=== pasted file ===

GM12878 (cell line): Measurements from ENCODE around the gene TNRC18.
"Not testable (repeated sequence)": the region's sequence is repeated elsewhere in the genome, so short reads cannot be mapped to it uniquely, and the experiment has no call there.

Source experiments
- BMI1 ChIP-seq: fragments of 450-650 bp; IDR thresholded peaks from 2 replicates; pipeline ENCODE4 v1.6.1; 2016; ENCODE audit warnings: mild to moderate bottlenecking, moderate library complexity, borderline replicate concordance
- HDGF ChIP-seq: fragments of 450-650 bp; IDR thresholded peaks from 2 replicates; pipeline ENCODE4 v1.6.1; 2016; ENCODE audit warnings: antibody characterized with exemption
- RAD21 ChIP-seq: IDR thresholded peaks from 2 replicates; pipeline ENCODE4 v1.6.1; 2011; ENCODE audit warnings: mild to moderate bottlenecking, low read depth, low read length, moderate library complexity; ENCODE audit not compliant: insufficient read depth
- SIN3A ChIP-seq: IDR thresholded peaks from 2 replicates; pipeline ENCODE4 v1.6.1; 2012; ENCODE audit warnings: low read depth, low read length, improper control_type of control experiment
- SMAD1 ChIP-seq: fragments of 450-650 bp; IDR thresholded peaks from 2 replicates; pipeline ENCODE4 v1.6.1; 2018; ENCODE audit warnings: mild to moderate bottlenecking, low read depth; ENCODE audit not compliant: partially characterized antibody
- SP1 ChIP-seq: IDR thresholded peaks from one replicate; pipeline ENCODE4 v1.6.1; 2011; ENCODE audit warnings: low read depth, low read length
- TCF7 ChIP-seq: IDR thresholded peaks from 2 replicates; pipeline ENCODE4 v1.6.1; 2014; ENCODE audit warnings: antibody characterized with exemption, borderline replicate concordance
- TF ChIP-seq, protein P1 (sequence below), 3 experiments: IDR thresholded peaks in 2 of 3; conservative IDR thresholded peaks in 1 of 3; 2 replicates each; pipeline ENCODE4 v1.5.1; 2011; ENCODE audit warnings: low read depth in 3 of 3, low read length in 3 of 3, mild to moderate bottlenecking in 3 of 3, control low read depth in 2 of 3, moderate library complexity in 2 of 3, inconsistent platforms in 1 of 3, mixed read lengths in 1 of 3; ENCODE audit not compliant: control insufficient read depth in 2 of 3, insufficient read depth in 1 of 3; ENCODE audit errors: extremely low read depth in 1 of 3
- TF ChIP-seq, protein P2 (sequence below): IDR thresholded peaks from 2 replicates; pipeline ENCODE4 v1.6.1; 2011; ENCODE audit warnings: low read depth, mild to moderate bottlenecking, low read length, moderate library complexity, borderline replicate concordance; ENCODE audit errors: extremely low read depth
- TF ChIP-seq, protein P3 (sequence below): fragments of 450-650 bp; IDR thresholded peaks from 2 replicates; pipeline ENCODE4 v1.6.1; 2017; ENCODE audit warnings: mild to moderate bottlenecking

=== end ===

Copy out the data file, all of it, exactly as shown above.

GM12878 (cell line): Measurements from ENCODE around the gene TNRC18.
"Not testable (repeated sequence)": the region's sequence is repeated elsewhere in the genome, so short reads cannot be mapped to it uniquely, and the experiment has no call there.

Source experiments
- BMI1 ChIP-seq: fragments of 450-650 bp; IDR thresholded peaks from 2 replicates; pipeline ENCODE4 v1.6.1; 2016; ENCODE audit warnings: mild to moderate bottlenecking, moderate library complexity, borderline replicate concordance
- HDGF ChIP-seq: fragments of 450-650 bp; IDR thresholded peaks from 2 replicates; pipeline ENCODE4 v1.6.1; 2016; ENCODE audit warnings: antibody characterized with exemption
- RAD21 ChIP-seq: IDR thresholded peaks from 2 replicates; pipeline ENCODE4 v1.6.1; 2011; ENCODE audit warnings: mild to moderate bottlenecking, low read depth, low read length, moderate library complexity; ENCODE audit not compliant: insufficient read depth
- SIN3A ChIP-seq: IDR thresholded peaks from 2 replicates; pipeline ENCODE4 v1.6.1; 2012; ENCODE audit warnings: low read depth, low read length, improper control_type of control experiment
- SMAD1 ChIP-seq: fragments of 450-650 bp; IDR thresholded peaks from 2 replicates; pipeline ENCODE4 v1.6.1; 2018; ENCODE audit warnings: mild to moderate bottlenecking, low read depth; ENCODE audit not compliant: partially characterized antibody
- SP1 ChIP-seq: IDR thresholded peaks from one replicate; pipeline ENCODE4 v1.6.1; 2011; ENCODE audit warnings: low read depth, low read length
- TCF7 ChIP-seq: IDR thresholded peaks from 2 replicates; pipeline ENCODE4 v1.6.1; 2014; ENCODE audit warnings: antibody characterized with exemption, borderline replicate concordance
- TF ChIP-seq, protein P1 (sequence below), 3 experiments: IDR thresholded peaks in 2 of 3; conservative IDR thresholded peaks in 1 of 3; 2 replicates each; pipeline ENCODE4 v1.5.1; 2011; ENCODE audit warnings: low read depth in 3 of 3, low read length in 3 of 3, mild to moderate bottlenecking in 3 of 3, control low read depth in 2 of 3, moderate library complexity in 2 of 3, inconsistent platforms in 1 of 3, mixed read lengths in 1 of 3; ENCODE audit not compliant: control insufficient read depth in 2 of 3, insufficient read depth in 1 of 3; ENCODE audit errors: extremely low read depth in 1 of 3
- TF ChIP-seq, protein P2 (sequence below): IDR thresholded peaks from 2 replicates; pipeline ENCODE4 v1.6.1; 2011; ENCODE audit warnings: low read depth, mild to moderate bottlenecking, low read length, moderate library complexity, borderline replicate concordance; ENCODE audit errors: extremely low read depth
- TF ChIP-seq, protein P3 (sequence below): fragments of 450-650 bp; IDR thresholded peaks from 2 replicates; pipeline ENCODE4 v1.6.1; 2017; ENCODE audit warnings: mild to moderate bottlenecking